Not quite, however. Clues surface, certainly, but Mankell is so sly — with one clue in particular — that we are denied any easy, linear progress. Instead we are briefly stranded with Birgitta in a modern hotel in a gloomy town adjacent to the crime scene, where a Chinese restaurant provides both color and a whiff of intrigue. When she is permitted to enter the house of the dead couple to whom she may be related, Birgitta realizes that “People have left and taken all noise with them” while leaving her another “thin thread” of connection to follow. She picks it up and Mankell spins us around again, catapulting us back to China in 1863, where three near-starving brothers, fleeing a murderous overlord, make their way to the coast. There is said to be work in Canton and ships that sail to America. On the second day of their trek, the brothers reach “a crossroads where three human heads were mounted on bamboo poles that had been driven into the ground,” but greater horrors await them in Canton and later in the U.S., where the new railroad devours workers and spawns sadists.
“On March 9, 1864,” we read, “Guo Si and San started hacking away the mountain blocking the railway line that would eventually span the whole American continent.” Mankell’s dry, economical style powerfully conveys the brutality and the desperation of America’s expansion. In winter, cold lies on the land “like a blanket of iron,” and in summer San and his remaining brother are “hoisted up in the baskets of death” armed with nitroglycerine sticks “to open reluctant chunks of the mountain.”
San, the surviving brother, finally returns to China where he becomes the trusted servant of Swedish missionaries and begins to write down his experiences. Here again, Mankell cunningly exposes even these incidental characters, evangelizing Swedes who perplex the Chinese because “They had nothing to sell, and there was nothing they wanted to buy. They simply stood there and spoke in bad Chinese about a God who treated all human beings as equals.”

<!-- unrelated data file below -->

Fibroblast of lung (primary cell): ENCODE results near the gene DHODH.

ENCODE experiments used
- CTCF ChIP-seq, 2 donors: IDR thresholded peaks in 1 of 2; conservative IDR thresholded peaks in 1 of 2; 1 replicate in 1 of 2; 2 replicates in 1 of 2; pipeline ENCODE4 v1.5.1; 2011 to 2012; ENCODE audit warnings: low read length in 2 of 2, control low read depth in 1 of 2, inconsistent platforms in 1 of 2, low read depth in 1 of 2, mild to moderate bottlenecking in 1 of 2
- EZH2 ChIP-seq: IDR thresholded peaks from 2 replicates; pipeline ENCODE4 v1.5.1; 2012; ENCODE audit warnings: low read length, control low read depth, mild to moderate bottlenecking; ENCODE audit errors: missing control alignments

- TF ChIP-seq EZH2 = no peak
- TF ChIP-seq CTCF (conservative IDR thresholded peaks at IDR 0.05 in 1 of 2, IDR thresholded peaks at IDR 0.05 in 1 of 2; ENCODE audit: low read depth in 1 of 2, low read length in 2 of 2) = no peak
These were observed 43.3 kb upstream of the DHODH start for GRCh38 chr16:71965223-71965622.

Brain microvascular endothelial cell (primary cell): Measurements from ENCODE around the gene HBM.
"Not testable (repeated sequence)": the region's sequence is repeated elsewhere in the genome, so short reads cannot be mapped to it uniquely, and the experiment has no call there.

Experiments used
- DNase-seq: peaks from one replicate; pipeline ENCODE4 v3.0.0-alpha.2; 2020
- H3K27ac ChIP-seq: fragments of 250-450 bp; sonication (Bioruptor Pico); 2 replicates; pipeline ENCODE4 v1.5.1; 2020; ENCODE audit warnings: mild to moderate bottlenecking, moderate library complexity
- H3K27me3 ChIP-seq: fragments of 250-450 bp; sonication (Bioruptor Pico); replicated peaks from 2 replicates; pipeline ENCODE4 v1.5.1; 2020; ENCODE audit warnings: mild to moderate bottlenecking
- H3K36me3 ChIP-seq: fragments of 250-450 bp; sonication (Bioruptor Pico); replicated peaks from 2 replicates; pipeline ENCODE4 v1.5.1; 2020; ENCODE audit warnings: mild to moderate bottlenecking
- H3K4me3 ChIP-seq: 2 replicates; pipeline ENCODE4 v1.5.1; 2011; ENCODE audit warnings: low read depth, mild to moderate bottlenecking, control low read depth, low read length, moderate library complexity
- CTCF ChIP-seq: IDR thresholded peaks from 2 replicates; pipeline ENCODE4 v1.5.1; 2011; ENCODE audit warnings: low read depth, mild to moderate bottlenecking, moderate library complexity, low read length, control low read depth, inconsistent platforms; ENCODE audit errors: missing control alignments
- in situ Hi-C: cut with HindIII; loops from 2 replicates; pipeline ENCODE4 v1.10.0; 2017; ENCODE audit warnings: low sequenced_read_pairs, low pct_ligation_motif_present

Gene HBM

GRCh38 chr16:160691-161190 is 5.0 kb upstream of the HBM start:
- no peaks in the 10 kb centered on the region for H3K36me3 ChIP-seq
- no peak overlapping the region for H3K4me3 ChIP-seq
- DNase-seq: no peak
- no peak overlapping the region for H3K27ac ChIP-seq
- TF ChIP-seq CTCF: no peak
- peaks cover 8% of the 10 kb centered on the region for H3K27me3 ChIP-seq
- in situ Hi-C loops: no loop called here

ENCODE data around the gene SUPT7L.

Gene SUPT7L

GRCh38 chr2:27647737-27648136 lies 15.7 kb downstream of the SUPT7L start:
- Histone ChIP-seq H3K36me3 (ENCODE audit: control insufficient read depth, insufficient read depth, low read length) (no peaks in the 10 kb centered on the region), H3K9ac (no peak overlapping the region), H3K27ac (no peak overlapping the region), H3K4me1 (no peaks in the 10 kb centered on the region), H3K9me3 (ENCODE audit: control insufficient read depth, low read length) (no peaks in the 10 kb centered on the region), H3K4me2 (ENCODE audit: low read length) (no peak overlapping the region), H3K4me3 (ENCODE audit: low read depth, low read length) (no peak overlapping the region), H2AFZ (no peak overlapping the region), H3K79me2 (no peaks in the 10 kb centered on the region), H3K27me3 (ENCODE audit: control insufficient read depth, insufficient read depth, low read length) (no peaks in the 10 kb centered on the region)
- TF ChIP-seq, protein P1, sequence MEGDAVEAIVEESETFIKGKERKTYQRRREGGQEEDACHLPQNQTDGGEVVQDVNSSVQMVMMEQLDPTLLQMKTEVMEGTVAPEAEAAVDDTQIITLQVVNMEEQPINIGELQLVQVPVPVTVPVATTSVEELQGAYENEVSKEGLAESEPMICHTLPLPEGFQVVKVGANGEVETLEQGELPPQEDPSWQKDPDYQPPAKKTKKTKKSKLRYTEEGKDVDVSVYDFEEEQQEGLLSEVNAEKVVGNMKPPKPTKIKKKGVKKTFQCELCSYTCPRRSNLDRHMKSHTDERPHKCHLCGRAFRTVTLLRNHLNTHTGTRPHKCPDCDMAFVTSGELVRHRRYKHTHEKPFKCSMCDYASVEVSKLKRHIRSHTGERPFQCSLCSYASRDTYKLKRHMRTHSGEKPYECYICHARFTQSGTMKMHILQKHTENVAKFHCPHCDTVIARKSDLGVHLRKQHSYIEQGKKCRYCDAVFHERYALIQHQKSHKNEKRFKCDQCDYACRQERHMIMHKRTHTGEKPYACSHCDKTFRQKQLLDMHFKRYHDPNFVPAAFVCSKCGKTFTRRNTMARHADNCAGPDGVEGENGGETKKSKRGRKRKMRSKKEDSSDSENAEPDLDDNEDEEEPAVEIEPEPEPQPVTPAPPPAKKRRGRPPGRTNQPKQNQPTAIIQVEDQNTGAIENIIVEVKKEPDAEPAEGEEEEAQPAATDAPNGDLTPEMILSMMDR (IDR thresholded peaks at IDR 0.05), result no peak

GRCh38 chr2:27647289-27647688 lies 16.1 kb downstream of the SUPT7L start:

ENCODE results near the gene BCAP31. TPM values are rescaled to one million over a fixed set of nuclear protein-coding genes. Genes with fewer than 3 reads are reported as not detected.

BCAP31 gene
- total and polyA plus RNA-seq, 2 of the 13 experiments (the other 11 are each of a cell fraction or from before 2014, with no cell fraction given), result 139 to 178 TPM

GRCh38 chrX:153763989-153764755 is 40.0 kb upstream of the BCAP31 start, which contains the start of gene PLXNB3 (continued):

The final third of the novel returns us to the present and to Birgitta’s solitary search for the truth behind the village killings. That search leads to China and briefly to West Africa as Mankell expertly choreographs his most daring — and arguably his most political — plot to date, one that involves China’s overseas expansion, its growing domestic unrest, and the seismic tensions within that country’s ruling Communist party.
“Big changes do not take place on the battlefield,” a Chinese analyst observes as he prepares to address a secret conference of the country’s rulers, “They happen behind locked doors.” Mankell takes us behind those doors, allowing us a rare — and utterly convincing — insight into China’s political history and the preoccupations of its ruling elite. Yet the tension of the murder mystery never slackens, and the links connecting the immediate crime to its remote origins are deftly, but never intrusively, established.
At its core, The Man from Beijing is a classic revenge tale whose central character could have stepped out of Shakespeare, or even Sophocles, so great is his ambition and his reach. That wonderfully sinister presence lurks behind every tight bend that the novel takes, yet it is the dull provincial judge who holds our main attention and, of course, our sympathy. “She suddenly felt old,” Birgitta reflects when she finds herself in Beijing. “… [T]here was still a bit to go, then the path would peter out and she would be consumed by darkness.” In the meantime, Birgitta wishes only to revive her atrophied marriage and to write a winning song for the tacky Eurovision Song Contest; predictable ambitions for a typically understated Mankell character. Instead she is lured onto alien, lethal terrain and subtly transformed into one of Mankell’s most convincing crime novel heroines.